The best and possibly the forerunner of a genuinely comprehensive free legal database is the British and Irish Legal Information Institute which is the brainchild of Laurie West-Knights QC and accomplished using the Australian model developped by AUSTLII. The idea is to have all judgments and legislation on one site with one search engine paid for by "stakeholders" (including the government), not the users. All the State's legal resources which are free have been collated onto BAILII (e.g. House of Lords, HMSO), so while I will put on the individual website details I find it best to search from BAILII first
Pros: Easily the best search engine (especially for full text search), best inter-referencing (e.g. amendments to legislation), quick
Cons: Reports a few months behind where it depends on commercial transcribers (e.g. CA), no summaries
All the government's sites seem to have got much better in the past two years or so - mind you they were woeful before. HMSO have collated all the Acts of Parliament since 1988, Statutory Instruments since 1987, Local Acts since 1991 and various peripheral material. They have been promising since at least 1999 to put all English statutes online in a consolidated form within a reasonable amount of time but have so far only got to the eighties.
Pros: What they have is good, reasonably quick and efficent search engine
Cons: Not consolidated, doesn't go back very far, searches can produce large amounts of dross, breaks up Acts into short bits meaning one has to constantly jump in and out of links
House of Lords
One of the first (1996), if not the first, State legal resources online which is reflected in the higher judiciary's keenness to promote online law (particularly Lord Savile and Lord Justice Brooke).
Pros: Comprehensive from 1996, Judgements are posted very quickly
Cons: No dedicated search engine (they use the UK parliament website one), breaks up judgements into short bits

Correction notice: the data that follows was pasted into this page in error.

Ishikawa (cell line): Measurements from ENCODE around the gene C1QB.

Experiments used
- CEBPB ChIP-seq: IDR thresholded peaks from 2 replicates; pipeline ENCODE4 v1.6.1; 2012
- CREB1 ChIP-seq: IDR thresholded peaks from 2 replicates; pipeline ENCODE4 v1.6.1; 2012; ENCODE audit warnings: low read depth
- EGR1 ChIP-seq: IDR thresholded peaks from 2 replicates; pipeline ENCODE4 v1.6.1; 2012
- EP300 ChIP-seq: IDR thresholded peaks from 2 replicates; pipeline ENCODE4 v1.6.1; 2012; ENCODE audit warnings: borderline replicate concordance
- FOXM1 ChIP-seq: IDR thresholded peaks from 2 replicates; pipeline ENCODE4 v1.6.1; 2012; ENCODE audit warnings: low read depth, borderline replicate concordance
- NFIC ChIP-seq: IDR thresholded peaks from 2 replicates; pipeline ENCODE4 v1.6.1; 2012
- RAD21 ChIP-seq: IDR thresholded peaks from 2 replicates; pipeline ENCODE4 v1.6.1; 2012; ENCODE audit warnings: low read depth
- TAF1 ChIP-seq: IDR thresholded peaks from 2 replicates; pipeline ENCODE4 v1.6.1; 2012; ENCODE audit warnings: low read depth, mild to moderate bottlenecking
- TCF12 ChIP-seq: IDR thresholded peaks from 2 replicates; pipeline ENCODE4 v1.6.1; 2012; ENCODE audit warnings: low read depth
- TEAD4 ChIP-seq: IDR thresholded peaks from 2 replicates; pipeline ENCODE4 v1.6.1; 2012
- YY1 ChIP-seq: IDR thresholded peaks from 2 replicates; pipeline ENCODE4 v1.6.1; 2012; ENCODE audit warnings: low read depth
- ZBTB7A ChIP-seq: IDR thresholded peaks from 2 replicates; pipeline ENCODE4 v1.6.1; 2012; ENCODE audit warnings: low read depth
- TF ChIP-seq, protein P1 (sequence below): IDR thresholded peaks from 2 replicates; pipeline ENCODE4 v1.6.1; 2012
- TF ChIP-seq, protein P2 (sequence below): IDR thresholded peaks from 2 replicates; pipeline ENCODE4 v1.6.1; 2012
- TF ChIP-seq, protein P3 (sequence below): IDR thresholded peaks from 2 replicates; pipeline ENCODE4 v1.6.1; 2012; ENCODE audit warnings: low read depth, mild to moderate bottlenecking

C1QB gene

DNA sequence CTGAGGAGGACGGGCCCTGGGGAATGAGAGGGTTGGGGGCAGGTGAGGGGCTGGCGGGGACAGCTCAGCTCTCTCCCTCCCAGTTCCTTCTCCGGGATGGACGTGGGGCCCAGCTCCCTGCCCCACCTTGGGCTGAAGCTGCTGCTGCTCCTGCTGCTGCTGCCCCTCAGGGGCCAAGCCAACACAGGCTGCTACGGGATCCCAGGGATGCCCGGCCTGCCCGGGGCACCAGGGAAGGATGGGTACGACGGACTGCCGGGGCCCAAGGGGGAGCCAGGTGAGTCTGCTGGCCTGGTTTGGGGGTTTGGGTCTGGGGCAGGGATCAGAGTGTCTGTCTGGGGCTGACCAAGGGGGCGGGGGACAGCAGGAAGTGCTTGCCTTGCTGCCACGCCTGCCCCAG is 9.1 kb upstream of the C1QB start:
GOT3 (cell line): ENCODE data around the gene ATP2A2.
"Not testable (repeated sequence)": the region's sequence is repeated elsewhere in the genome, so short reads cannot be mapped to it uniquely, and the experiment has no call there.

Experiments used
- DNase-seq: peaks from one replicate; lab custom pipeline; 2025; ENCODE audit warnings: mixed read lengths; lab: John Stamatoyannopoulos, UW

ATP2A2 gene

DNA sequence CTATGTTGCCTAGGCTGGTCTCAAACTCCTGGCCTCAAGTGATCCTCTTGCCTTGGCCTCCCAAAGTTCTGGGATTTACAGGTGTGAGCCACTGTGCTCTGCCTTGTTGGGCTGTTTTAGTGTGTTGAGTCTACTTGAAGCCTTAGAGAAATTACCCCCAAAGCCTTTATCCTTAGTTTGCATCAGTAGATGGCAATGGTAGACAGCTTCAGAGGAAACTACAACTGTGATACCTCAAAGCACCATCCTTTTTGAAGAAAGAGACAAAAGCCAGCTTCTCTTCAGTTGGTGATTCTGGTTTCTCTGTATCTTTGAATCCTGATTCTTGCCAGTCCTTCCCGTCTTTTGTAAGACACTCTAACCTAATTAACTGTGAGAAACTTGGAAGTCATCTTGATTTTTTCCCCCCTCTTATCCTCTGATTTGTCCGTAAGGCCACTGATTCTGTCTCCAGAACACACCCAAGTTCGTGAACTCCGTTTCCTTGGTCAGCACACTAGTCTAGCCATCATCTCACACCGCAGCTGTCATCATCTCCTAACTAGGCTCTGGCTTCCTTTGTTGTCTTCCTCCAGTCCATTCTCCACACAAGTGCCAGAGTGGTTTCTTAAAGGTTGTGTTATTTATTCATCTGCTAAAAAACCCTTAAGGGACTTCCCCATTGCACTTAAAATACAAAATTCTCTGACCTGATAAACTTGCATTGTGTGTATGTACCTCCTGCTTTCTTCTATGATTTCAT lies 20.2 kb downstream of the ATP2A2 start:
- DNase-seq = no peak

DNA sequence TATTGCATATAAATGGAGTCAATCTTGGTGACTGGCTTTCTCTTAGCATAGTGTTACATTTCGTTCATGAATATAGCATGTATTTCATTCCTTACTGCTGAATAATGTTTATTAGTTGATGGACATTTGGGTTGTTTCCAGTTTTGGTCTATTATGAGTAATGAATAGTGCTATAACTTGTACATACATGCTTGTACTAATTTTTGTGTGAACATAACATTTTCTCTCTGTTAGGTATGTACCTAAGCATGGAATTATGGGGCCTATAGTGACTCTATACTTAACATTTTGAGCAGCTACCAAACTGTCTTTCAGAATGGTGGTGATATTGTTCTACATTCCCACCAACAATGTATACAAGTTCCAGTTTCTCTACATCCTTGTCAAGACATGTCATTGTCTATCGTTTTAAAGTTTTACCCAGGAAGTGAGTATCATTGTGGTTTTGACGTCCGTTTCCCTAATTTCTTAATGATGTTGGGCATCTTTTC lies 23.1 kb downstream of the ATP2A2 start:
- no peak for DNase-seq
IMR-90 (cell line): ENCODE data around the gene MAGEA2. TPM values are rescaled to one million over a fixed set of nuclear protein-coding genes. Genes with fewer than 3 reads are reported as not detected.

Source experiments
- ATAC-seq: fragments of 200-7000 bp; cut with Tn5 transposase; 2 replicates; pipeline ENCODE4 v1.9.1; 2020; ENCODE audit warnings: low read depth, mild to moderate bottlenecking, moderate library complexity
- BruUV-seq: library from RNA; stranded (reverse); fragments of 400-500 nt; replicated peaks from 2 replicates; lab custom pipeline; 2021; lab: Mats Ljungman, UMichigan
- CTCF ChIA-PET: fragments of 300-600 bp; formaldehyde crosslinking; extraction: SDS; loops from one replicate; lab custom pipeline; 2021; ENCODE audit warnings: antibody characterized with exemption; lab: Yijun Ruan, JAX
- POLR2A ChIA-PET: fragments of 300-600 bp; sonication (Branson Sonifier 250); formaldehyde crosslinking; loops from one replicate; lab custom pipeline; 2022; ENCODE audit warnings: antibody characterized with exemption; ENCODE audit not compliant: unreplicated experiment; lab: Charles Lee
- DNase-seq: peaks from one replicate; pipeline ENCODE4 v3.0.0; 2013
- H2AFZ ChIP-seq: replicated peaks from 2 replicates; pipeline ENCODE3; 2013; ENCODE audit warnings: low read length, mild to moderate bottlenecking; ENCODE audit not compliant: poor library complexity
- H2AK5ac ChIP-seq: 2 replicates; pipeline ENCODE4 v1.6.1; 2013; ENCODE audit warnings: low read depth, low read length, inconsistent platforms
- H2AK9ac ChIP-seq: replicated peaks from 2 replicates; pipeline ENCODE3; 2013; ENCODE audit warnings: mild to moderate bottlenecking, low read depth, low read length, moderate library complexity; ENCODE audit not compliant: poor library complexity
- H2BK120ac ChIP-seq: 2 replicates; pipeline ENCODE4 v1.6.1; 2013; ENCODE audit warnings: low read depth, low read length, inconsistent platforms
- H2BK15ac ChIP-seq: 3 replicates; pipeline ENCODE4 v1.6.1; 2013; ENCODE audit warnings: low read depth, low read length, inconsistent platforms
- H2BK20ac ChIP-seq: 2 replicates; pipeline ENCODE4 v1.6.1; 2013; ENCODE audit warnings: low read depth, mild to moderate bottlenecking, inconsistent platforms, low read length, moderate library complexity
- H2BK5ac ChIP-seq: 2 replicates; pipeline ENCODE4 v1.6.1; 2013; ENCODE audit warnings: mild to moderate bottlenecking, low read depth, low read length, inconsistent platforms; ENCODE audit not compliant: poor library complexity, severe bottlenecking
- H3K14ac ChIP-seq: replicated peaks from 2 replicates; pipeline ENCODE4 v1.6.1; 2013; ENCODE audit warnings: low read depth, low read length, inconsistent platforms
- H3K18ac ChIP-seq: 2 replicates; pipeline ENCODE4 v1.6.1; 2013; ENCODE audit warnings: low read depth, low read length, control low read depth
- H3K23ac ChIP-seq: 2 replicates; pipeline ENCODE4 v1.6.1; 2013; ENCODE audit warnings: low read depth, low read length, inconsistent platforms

This contains a selection (seemingly random) of Court of Appeal decisions, Chancery, Family and QB decisions and 3 Supreme Court Costs decisions. While it used to be embarrassing (it had 2 decisions for the Court of Appeal (Criminal Division) for about 4 years), it has recently picked up but I think BAILII has almost everything it has.
Pros: Can't think of any
Cons: Use BAILII
ICLR Daily Law Notes
A service provided by the RCJ and the ECJ which provides daily up to date summaries of high profile cases. The summaries however are very short but provide enough information to be able to hit another website with at least a case name to find the full text or report.
Pros: Very up to date and comprehensive from a range of Courts
Cons: Very limited information
Not strictly case law or legislation but since Pepper v Hart (and the recent case of Montila in the House of Lords) has to be considered. Arguably it is relevant to most cases about recent legislation as the sheer volume and pace at which it is drafted and passed means that any hint as to how to resolve the apparent contradictons within a statute can only be gratefully received. The link above is to Hansard but I am also including a link to the Parliament Website which contains bills and other useful information which is probably best placed here.
Cons: Only since 1988
Very useful website particularly for criminal practitioners as it has the JSB Specimen directions. it also has various handbooks (in all areas) including the Competence handbook for Chairs of Tribunals. I am not going to mention pros or cons save to say it is a considerable improvement on the old JSB site and is well designed and quick.
Used to have a bad search engine and still suffers a bit from bad cross-referencing and a limited age of cases but quite useful especially for High Court and Court of Appeal Judgements.
Pros: Very up to date, provides summaries and full text judgements meaning searches can be more easily focussed for the amateur
Cons: Discussed above
Smith Bernal have put the judgements of the High Court and Court of Appeal that they transcribe on this database (for some reason not clear to a mere criminal hack the transcribers own the copyright on judgements - but they have been generous in releasing judgements to BAILII). Used to have an appalling search engine but the whole site has been revamped. However its full text search is still not great and it helps to know exactly what case you are looking for. It is also limited to its own transcriptions and my understanding is that other transcribers work in the High Court and the Court of Appeal so it is not comprehensive (though I believe it is at least 60% of all judgments at the RCJ).
Pros: Right up to date judgements with full text
Cons: Limited, bad search engine
If anybody has a comment or correction please reply through the comments box.